Here’s a quick International Women’s Day quiz.
If a female surgical trainee is approached for sex by a senior colleague, should she?
B. Decline and complain.
The answer, according to Dr Gabrielle McMullin, a senior vascular surgeon in Sydney, is C.
“What I tell my trainees is that, if you are approached for sex, probably the safest thing to do in terms of your career is to comply with the request,” Dr McMullin told the ABC on Friday.
Giving in to sexual harassment is ‘easier’ than complaining because of rampant sexism in the profession. After reading this and her explanation of a Melbourne surgical trainee who won damages but lost her career after pursuing a sexual harassment case, I very nearly cried. How ghastly.
In a profession like surgery where you might expect to be dealing with intelligent and educated individuals, is the concept that a woman is not there for a man’s sexual titillation too complex to grasp? So complex that if refused, a woman’s career might be in tatters?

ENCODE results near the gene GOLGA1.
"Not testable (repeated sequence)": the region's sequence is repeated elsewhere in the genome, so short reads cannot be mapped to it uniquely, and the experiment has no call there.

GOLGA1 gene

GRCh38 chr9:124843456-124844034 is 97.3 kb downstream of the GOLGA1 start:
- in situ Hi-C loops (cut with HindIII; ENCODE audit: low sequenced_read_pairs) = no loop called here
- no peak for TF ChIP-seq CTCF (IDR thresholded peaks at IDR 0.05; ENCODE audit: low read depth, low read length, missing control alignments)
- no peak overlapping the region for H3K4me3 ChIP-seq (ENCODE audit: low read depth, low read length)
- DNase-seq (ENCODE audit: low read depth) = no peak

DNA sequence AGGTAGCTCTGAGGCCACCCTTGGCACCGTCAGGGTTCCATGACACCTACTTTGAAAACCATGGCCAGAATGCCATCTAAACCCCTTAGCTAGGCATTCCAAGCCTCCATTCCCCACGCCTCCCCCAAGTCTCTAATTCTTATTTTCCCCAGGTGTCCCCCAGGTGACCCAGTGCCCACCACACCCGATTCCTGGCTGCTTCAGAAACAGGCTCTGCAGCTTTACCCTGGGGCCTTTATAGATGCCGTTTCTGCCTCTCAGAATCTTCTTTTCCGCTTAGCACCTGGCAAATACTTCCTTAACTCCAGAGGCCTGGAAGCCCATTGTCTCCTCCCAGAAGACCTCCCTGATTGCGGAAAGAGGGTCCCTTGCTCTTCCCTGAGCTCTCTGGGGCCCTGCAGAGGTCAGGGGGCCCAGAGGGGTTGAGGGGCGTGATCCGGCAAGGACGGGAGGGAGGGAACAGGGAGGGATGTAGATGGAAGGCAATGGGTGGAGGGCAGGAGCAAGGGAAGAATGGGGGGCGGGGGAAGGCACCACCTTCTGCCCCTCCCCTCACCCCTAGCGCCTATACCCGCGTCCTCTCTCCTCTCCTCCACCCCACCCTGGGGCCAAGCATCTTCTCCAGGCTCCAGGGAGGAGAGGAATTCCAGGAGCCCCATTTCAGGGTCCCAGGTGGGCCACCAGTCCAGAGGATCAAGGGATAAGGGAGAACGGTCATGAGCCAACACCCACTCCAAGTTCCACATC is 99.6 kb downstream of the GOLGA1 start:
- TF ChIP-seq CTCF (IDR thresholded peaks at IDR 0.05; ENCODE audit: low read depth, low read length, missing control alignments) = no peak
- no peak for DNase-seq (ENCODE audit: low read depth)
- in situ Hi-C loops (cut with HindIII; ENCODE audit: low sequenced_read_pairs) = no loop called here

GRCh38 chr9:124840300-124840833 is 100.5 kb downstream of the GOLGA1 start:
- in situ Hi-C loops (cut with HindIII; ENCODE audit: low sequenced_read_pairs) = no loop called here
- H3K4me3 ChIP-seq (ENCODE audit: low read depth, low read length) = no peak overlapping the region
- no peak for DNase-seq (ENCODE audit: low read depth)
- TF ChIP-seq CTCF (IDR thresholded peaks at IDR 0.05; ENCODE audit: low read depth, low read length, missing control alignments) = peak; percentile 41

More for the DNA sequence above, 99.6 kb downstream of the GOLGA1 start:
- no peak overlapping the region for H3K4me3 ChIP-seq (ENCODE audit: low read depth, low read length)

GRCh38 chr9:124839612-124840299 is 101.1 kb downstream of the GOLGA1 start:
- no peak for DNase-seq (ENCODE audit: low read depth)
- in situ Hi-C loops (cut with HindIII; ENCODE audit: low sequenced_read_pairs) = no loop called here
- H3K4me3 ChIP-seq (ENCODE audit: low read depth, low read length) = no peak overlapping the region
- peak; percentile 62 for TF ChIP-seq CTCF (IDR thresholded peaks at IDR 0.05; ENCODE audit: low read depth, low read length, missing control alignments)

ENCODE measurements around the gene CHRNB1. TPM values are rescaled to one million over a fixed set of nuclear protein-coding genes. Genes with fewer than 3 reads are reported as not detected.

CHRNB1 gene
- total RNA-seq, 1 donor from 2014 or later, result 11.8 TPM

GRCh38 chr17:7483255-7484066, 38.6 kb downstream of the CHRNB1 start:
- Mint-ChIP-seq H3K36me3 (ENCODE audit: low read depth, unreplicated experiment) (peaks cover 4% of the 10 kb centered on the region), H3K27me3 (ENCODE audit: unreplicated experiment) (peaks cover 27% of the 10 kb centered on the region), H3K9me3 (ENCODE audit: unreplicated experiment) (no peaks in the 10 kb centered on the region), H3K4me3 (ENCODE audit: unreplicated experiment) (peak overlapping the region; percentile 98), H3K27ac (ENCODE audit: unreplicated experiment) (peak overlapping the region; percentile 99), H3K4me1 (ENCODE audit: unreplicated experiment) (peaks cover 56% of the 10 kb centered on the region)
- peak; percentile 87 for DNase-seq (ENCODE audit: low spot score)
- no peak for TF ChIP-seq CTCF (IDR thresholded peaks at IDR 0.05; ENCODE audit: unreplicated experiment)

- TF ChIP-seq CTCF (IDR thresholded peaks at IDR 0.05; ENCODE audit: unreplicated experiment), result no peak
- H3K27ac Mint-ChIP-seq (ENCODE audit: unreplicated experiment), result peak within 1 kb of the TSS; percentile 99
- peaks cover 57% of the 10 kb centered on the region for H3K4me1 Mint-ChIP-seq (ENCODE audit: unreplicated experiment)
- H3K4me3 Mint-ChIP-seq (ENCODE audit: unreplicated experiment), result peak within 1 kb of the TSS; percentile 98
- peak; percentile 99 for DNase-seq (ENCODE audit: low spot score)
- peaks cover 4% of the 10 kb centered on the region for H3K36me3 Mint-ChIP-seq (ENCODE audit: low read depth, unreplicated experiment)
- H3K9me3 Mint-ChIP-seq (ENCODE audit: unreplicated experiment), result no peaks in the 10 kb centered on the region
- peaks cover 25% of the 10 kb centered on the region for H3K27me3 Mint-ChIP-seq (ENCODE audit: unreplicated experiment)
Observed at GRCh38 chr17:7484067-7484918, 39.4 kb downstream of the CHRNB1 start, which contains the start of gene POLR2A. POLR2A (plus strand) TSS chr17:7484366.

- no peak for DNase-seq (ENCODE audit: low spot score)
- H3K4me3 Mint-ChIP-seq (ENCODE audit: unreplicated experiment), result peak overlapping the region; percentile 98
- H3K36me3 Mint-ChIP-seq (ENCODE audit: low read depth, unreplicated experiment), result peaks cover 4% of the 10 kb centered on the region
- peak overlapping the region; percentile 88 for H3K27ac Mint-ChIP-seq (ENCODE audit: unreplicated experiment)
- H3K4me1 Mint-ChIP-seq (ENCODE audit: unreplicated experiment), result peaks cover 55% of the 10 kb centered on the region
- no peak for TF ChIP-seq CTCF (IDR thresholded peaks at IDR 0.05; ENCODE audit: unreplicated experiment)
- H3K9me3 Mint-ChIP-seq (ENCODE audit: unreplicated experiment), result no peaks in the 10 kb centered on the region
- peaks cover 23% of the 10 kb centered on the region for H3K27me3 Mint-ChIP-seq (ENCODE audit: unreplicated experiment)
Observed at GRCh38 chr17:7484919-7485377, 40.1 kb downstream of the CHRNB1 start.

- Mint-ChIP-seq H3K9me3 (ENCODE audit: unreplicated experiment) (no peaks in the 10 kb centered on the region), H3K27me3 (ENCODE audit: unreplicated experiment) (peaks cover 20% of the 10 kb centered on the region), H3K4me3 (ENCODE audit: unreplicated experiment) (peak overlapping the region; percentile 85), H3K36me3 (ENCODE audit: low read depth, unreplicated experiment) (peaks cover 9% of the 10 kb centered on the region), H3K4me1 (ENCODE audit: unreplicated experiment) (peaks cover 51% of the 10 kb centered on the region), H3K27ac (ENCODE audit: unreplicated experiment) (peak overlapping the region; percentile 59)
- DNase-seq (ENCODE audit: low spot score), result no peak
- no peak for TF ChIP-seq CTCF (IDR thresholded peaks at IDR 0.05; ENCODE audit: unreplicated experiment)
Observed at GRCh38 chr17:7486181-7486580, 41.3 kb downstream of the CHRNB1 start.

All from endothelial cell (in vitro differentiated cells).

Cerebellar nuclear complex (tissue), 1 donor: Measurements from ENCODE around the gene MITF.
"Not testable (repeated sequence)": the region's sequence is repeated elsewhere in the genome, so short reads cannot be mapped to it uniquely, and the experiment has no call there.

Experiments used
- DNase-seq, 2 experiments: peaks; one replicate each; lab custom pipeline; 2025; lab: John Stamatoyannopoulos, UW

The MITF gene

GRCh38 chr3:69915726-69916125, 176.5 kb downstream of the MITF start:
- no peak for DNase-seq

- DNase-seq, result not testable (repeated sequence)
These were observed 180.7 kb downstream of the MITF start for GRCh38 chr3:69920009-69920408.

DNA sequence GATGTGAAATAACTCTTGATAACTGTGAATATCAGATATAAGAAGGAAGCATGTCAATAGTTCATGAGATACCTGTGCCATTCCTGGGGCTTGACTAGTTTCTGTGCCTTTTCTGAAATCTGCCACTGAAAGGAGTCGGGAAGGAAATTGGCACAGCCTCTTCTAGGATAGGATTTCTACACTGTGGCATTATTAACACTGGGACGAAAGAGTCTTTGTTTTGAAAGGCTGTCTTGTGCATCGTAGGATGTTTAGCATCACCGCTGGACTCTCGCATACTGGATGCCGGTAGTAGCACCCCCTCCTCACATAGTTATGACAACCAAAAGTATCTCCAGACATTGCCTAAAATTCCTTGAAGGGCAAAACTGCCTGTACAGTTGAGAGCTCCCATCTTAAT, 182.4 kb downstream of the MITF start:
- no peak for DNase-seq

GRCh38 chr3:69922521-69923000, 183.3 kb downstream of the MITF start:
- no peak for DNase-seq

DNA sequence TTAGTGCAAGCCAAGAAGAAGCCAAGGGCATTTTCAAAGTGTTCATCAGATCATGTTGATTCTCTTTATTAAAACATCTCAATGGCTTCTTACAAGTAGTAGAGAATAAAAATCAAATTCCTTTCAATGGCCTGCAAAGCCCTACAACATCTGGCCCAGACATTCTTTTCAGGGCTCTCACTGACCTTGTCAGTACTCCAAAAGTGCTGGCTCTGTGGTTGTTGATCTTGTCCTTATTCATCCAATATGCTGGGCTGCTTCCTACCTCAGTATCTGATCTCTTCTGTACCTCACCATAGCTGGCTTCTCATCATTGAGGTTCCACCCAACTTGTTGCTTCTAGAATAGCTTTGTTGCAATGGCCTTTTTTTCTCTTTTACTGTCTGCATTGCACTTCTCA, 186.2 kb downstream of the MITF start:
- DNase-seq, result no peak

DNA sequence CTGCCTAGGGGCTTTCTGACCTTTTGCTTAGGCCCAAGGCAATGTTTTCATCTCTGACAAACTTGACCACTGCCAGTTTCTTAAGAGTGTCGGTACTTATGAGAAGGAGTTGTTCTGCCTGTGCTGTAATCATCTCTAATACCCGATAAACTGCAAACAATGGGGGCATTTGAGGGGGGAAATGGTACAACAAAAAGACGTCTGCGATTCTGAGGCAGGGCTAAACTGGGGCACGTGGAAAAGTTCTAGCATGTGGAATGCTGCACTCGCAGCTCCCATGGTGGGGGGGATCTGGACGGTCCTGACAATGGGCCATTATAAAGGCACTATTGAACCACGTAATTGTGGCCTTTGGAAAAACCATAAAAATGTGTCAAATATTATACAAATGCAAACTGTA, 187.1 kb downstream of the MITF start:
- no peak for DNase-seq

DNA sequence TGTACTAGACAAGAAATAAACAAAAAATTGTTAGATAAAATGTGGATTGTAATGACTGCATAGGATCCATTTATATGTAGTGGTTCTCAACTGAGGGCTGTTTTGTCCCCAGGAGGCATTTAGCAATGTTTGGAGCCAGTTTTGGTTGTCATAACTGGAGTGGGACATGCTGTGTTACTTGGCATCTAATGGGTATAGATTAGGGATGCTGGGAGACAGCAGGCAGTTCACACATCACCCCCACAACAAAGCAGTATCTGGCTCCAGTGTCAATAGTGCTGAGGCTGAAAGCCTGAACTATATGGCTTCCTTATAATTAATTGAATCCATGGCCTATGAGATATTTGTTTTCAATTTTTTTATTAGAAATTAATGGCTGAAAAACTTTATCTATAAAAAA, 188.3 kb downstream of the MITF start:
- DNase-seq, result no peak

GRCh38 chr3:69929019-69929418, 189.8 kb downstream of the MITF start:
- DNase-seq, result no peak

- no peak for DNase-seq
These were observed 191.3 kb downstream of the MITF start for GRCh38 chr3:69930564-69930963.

Is the sexism so rampant and deeply entrenched in surgery that a woman’s career can turn on her refusing a man’s unwanted sexual advances?
I don’t doubt Dr McMullin’s assessment that this is the case. Women make up about 9% of surgeons in Australia and having spent 20 years in the profession Dr McMullin would obviously be well positioned to comment on its culture and I applaud her speaking out about the reality.
But there is a significant difference between saying the sexism is as ugly as it is prolific, and telling junior staff to accept that and any sexual harassment that flows from it.
It is unsurprising these comments have sparked controversy. Fairfax Media reports that the surgeon stands by her comments.
“I am so frustrated with what is going on that I really didn’t care, didn’t think what the reaction would be,” Dr McMullin said. “All the phone calls that I have received since are from women saying, ‘Yes, thank you’. It’s been hidden and suppressed for so long and it’s only when it comes out in the open that you can do something about it. So, I guess this is my attempt to air it.”
I am torn. Could Dr McMullin single-handedly tackle the sexism that pervades her profession? Could she have protected every single female trainee she encountered from its clutches? Absolutely not.
But I am equally resolute that telling young women to embrace unwelcome sexual advances from senior colleagues is obscene. The standard we walk past is the standard we accept.
What is the right answer? What a topic to ponder in Australia in 2015? On International Women’s Day, no less.